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Photo of Susqueshanna River headwaters where it flows out of Lake Otsego, in Cooperstown, New York

Weekly Gem #65 A brand new start for an ancient river

Published 4/2/2016

Location:   This 'hidden gem' is located at the southern tip of Otsego Lake in Cooperstown, NY (see Clue Me! Map ).  Here you can visit the humble beginning of the Susquehanna River, which grows enormously over its 450 mile length, adding 250,000 gallons per second into the Chesapeake Bay.

Here's something interesting though.  Otsego Lake is 10,000 years old (carved out by the polar ice cap during the latest ice age), and the Chesapeake Bay is 10,000 years old (filled up after that ice age), but the Susquehanna is 300 million years old, give or take a few tens of millions.  In fact, the Susquehanna is one of the 4 or 5 oldest rivers on earth.

This river was carving away somewhere near here, and above here, when the continents were all snuggled together in the Pangaea supercontinent.  It was flowing for, say, 50 million years before any dinosaurs showed up, another 200 million before the Appalachian mountains rose.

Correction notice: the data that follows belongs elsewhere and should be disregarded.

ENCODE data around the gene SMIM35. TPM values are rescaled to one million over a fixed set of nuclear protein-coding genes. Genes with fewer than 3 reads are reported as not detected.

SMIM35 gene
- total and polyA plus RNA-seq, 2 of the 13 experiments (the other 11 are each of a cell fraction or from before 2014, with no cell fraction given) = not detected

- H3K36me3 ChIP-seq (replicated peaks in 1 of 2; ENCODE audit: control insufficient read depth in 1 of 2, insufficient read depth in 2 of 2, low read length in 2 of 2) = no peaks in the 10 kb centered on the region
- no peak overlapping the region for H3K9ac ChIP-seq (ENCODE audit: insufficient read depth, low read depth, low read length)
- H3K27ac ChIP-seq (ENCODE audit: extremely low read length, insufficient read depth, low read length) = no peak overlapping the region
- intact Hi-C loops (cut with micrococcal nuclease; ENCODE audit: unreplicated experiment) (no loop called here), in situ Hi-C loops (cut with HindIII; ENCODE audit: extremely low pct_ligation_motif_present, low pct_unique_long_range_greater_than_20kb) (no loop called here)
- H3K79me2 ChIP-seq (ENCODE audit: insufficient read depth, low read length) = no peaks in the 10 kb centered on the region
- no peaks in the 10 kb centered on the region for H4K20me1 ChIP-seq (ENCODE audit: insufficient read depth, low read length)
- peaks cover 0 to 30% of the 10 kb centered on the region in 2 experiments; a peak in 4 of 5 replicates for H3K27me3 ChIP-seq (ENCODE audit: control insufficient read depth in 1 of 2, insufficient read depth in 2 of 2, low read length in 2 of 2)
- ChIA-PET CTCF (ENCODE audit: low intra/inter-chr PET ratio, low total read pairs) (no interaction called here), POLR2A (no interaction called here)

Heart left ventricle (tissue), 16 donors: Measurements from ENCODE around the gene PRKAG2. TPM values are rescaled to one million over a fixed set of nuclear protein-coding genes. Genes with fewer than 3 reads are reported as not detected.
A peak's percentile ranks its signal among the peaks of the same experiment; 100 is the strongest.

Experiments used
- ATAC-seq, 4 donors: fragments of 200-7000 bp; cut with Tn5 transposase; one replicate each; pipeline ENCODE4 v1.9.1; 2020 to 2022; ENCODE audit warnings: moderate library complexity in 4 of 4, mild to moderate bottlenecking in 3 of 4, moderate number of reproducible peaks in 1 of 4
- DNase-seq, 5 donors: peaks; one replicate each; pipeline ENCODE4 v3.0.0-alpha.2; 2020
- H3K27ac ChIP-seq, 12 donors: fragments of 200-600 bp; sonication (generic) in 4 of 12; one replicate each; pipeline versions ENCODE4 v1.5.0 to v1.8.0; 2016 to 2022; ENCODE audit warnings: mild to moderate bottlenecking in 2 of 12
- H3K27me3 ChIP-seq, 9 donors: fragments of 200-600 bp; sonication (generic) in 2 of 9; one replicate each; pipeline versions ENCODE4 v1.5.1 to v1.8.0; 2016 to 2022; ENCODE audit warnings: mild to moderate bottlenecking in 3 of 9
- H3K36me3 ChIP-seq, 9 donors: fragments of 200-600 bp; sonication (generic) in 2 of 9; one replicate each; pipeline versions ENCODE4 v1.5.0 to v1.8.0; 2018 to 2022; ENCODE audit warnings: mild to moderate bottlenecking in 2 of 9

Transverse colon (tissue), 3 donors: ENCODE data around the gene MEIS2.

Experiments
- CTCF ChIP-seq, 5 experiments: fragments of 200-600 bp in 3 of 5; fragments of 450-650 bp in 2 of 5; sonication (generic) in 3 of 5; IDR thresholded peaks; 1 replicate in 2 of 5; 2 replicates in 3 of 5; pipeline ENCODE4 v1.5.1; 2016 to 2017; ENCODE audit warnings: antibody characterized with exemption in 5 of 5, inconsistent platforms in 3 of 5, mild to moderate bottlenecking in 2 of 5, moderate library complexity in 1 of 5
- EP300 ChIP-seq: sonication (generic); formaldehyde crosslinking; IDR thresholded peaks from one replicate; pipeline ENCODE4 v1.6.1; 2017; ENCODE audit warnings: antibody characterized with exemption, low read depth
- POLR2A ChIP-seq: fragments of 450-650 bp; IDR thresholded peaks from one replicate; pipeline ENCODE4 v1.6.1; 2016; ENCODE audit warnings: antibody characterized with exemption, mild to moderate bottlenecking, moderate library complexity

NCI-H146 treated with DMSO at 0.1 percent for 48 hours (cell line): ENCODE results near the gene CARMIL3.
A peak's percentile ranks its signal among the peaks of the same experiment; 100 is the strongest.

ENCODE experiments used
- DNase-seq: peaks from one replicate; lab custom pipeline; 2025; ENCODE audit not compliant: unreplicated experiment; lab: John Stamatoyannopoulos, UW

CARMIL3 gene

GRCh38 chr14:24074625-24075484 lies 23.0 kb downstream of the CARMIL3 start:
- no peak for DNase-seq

The obvious conclusion is that "relativity" is a term that applies to rivers just as much as it does to physics.  By our calculations, this spot has been the birthplace of the Susquehanna for a relatively short span of time, and that the river 'began' someplace else for about 99.996667% of the time it's existed.  If measured in 'river years,' this really is a brand new start.

The Susquehanna has seen lots of beginnings and lots of ends, but the middle just keeps on going.

Clue

Birthplace of the Susquehanna River

Description

In Cooperstown, NY, don't miss the point where the Susqueshanna River begins as it flows out of Lake Otsego.

Why It's Interesting

At this peaceful spot Lake Otsego empties into a small stream which over the next 464 miles grows to become the mighty Susquehanna River which drains 27,500 square miles (71,000 km2), providing half the freshwater inflow for the Chesapeake Bay. This is one of the oldest rivers in the world, being well-established by the Mesozoic era.

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